Read Chapter One in which John West refutes first century arguments such as: The Epicurean Materialists, The Gnostic Heresy, Natural Selection as the New Demiurge, God as the Cosmic Trickster, and Denying the Fall. We could learn much from his apologetic approach.
Is Theistic Evolution A New Theology? Or is it just the same old heresy wrapped in today’s garb?
ht: World Magazine

3 comments:

loswl said...

WOW!beautiful article, short and to the point. I cannot believe that a "christian" would say that Creation is secondary, they would have to place the Book of Genesis in the middle of the Bible and a couple other books too, just sad how evolution has infiltrated our minds, our faith in the Creator God and the Church. Christians who believe this should take a good hard look at Romans 1:18-27:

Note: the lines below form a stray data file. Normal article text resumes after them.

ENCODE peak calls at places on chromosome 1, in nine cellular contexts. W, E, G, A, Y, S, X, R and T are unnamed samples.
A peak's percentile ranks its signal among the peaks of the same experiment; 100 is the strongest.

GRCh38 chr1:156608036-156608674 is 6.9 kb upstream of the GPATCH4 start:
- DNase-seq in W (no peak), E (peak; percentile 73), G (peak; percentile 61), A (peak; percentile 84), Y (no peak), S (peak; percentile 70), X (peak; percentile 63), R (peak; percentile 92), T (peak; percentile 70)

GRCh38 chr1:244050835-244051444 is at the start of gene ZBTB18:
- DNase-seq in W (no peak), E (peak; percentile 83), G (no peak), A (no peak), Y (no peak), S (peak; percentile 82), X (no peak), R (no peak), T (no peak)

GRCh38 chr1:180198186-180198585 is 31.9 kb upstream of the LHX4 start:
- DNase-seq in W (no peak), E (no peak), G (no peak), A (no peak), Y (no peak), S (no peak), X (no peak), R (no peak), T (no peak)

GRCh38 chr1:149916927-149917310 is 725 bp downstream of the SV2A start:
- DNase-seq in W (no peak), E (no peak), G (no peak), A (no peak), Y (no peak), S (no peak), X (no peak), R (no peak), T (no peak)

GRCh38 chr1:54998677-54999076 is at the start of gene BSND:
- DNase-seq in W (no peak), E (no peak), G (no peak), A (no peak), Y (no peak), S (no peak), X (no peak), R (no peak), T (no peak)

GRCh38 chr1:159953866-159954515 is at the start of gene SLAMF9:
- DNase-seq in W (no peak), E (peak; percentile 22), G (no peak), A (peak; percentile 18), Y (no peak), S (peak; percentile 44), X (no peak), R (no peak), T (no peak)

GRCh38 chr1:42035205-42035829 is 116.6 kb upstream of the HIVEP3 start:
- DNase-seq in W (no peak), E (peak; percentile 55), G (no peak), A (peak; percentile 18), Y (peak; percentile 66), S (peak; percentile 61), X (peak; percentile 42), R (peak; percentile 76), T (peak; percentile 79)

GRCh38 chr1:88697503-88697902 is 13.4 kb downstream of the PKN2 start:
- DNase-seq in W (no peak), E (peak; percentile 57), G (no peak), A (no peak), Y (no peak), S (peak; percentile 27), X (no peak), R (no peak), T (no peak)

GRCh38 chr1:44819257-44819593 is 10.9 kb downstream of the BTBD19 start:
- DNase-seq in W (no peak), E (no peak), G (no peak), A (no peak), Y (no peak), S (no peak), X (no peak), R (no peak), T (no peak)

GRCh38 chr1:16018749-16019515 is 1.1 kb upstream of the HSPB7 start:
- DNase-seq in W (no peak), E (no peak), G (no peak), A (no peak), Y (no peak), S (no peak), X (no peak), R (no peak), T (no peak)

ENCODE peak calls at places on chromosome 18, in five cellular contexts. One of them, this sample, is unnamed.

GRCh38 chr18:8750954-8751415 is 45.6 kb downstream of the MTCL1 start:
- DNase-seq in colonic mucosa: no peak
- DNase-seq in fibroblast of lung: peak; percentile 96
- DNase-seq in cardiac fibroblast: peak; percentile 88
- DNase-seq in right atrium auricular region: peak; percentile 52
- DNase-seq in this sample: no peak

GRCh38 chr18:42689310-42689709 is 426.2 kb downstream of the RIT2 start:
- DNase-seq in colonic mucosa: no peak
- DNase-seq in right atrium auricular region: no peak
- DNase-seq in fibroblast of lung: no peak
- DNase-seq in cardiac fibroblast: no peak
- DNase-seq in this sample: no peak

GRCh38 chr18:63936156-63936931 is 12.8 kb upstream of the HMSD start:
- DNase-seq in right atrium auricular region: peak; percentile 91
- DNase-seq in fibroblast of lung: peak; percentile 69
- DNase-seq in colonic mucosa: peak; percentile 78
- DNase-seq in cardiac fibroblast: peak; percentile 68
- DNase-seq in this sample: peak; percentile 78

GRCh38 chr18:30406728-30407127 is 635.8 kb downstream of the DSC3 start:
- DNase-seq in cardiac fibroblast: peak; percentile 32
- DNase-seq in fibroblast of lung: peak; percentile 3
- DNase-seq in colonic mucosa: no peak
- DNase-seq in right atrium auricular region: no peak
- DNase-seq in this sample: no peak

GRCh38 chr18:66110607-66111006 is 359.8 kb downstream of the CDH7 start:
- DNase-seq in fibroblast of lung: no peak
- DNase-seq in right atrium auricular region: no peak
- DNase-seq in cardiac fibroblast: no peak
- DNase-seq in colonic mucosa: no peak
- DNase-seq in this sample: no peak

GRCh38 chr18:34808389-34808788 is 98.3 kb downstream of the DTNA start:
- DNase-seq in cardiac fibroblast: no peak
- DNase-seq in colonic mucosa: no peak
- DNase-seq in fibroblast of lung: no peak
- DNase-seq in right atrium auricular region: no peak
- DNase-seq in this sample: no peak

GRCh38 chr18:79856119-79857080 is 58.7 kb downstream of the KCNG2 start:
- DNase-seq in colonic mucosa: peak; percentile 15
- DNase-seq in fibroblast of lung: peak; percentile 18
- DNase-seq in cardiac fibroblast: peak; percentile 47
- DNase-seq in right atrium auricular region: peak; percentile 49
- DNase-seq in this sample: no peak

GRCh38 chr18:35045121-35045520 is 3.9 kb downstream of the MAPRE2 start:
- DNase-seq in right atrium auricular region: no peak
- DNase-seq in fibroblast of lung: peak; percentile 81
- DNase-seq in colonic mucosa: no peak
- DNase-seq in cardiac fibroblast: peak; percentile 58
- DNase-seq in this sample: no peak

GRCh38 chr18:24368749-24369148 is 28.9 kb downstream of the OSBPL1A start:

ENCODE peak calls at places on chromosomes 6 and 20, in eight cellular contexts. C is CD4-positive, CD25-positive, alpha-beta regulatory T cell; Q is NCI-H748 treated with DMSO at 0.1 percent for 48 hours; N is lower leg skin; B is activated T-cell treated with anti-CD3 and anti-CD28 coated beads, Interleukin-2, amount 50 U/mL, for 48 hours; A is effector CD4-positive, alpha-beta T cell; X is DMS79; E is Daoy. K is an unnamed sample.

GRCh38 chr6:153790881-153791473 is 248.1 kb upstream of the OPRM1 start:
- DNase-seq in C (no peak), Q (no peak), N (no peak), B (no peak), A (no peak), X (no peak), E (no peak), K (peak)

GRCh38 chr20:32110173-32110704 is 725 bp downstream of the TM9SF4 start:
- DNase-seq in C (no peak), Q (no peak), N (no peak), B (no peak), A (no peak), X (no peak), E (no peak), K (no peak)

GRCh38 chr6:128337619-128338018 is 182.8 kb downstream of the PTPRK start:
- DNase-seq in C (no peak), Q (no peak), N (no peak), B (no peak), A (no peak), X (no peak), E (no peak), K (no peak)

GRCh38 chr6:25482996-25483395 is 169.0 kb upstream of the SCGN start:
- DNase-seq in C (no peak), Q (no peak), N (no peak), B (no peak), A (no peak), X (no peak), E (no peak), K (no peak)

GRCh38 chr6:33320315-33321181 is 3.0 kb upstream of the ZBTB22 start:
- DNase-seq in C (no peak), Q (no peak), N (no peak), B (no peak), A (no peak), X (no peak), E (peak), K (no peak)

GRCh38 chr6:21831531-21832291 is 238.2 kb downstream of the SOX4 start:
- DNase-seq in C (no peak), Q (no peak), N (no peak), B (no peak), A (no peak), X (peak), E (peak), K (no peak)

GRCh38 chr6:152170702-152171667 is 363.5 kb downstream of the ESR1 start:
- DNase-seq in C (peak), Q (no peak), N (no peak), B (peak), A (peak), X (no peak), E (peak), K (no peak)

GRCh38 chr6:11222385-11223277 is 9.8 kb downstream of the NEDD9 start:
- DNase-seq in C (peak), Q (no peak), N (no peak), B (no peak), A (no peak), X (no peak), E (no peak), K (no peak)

"The wrath of God is being revealed from heaven against all the godlessness and wickedness of people, who suppress the truth by their wickedness, since what may be known about God is plain to them, because God has made it plain to them. For since the creation of the world God’s invisible qualities—his eternal power and divine nature—have been clearly seen, being understood from what has been made, so that people are without excuse.

For although they knew God, they neither glorified him as God nor gave thanks to him, but their thinking became futile and their foolish hearts were darkened. Although they claimed to be wise, they became fools and exchanged the glory of the immortal God for images made to look like a mortal human being and birds and animals and reptiles.

Therefore God gave them over in the sinful desires of their hearts to sexual impurity for the degrading of their bodies with one another. They exchanged the truth about God for a lie, and worshiped and served created things rather than the Creator—who is forever praised. Amen.